n.a., (2011). Aeolian archaeology. In: n.e., Aeolian archaeology. Edinburgh: Society of Antiquaries of Scotland.

Title
Title
The title of the publication or report
Title:
Aeolian archaeology
Subtitle
Subtitle
The sub title of the publication or report
Subtitle:
the archaeology of sand landscapes in Scotland
Issue
Issue
The name of the volume or issue
Issue:
Aeolian archaeology
Series
Series
The series the publication or report is included in
Series:
Scottish Archaeological Internet Reports
Volume
Volume
Volume number and part
Volume:
48
Pages
Pages
The number of pages in the publication or report
Number of Pages:
105
Downloads
Downloads
Any files associated with the publication or report that can be downloaded from the ADS
Downloads:
sair48.pdf (4 MB) : Download
DOI
DOI
The DOI (digital object identifier) for the publication or report.
DOI
Publication Type
Publication Type
The type of publication - report, monograph, journal article or chapter from a book
Publication Type:
MonographSeriesChapter
Abstract
Abstract
The abstract describing the content of the publication or report
Abstract:
Landscapes characterised by a substantial presence of aeolian (wind-blown) sand are predominantly coastal, and range from active dunefields with high and unstable relief, to smoother and more stable grassed surfaces which may be subject to some degree of agricultural use. Some are remote and inaccessible, but others exist in closer proximity to conurbations and tourist areas, and the impact of visitors is therefore comparatively great. In addition to the ever-present scouring and redistributing forces of sea and wind, other pressures on the stability of these landscapes include aggregates quarrying, development and the ubiquitous presence of wild burrowing fauna, most obviously the rabbit. Sand creates dynamic 'soft' landforms which are subject to continuing change, to the extent that photographs or maps of just 100 years ago often present very different topographies from those visible today. The encroachment of the sea and continual process of wind-induced change can transform a sand landscape almost overnight. In depositional strata, long periods of stasis may be represented by comparatively shallow soil horizons, which are frequently separated by much deeper bands of sand which may result from wind-blow episodes of far shorter timescale. Dune systems frequently occupy zones of extensive past settlement attraction with numerous environmental advantages, and therefore occur in areas of generally high archaeological potential. Yet their complexity and extreme vulnerability present us with serious problems in terms of balancing an understanding of the archaeology with conservation strategies.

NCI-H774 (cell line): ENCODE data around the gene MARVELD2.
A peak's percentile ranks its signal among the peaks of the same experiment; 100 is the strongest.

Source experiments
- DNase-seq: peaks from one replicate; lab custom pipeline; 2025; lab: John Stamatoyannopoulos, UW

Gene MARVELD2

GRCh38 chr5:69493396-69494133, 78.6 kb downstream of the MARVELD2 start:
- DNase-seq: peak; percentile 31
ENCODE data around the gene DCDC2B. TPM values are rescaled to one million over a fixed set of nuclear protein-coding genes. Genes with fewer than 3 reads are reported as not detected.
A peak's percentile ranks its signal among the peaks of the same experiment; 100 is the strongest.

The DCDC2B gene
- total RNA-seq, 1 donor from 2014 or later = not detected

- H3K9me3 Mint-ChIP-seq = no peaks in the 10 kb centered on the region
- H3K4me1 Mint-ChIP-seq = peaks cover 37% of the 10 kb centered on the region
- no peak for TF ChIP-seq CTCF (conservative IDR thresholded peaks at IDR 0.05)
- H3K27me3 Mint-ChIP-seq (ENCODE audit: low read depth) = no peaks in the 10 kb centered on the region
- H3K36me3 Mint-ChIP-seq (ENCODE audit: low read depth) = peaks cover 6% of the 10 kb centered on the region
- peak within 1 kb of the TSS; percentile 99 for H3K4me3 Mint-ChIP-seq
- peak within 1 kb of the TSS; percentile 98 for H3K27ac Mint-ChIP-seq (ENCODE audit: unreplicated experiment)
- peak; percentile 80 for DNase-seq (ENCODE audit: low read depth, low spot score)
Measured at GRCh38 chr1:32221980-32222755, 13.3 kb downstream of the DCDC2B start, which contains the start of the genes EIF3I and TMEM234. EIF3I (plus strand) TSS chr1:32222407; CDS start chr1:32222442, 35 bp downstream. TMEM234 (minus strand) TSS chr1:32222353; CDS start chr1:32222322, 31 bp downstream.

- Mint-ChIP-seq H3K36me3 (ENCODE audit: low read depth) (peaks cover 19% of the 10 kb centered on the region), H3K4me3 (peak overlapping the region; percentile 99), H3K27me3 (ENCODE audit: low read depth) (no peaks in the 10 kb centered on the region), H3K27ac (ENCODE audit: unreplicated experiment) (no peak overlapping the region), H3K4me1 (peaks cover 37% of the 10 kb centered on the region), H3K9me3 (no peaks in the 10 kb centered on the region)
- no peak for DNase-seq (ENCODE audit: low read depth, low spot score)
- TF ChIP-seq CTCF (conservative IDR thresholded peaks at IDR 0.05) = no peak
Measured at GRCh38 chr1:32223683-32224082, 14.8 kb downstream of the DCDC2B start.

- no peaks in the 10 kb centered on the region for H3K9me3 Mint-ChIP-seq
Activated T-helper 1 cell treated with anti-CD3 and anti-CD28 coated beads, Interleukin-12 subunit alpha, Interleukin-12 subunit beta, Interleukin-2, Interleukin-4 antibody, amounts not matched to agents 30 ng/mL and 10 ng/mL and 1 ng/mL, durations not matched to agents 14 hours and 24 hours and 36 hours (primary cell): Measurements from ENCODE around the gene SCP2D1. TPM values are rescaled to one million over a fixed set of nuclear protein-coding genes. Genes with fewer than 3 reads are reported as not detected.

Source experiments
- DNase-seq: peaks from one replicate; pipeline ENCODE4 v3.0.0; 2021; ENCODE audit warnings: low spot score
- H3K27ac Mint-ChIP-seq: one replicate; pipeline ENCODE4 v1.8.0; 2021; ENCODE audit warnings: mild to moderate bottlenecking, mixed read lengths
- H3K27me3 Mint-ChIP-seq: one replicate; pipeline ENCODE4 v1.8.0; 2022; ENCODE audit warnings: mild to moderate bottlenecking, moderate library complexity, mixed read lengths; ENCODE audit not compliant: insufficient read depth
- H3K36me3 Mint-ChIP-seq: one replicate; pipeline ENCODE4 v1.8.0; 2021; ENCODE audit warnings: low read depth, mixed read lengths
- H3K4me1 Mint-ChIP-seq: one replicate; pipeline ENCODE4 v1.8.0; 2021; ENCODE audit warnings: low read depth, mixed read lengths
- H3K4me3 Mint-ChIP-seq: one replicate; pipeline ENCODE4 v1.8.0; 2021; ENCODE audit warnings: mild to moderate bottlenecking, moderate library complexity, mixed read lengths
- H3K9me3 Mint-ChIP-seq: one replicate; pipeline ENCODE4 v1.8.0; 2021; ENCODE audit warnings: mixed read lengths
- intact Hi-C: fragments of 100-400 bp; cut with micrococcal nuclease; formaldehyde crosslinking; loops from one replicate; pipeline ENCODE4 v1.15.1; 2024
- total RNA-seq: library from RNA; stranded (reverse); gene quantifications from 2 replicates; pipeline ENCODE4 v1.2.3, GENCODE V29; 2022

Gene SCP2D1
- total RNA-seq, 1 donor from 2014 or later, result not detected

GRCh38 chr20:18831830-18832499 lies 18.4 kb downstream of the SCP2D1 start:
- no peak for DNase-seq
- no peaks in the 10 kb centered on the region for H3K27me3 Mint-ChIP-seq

Year of Publication
Year of Publication
The year the book, article or report was published
Year of Publication:
2011
ISBN
ISBN
International Standard Book Number
ISBN:
0 903903 68 4
Locations
Locations
Any locations covered by the publication or report. This is not the place the book or report was published.
Subjects / Periods:
Subject - Auto Detected: Aeolian Windblown Sand
Subject - Auto Detected: Aggregates Quarrying Development
Subject - Auto Detected: Settlement
Figure/Plate/Table/Ref
Figure/Plate/Table/Ref
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Figure/Plate/Table/Ref:
Figure:    Plate:    Table:    Ref:
Source
Source
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Source:
DigitalBorn
Created Date
Created Date
The date the record of the pubication was first entered
Created Date:
02 Jul 2011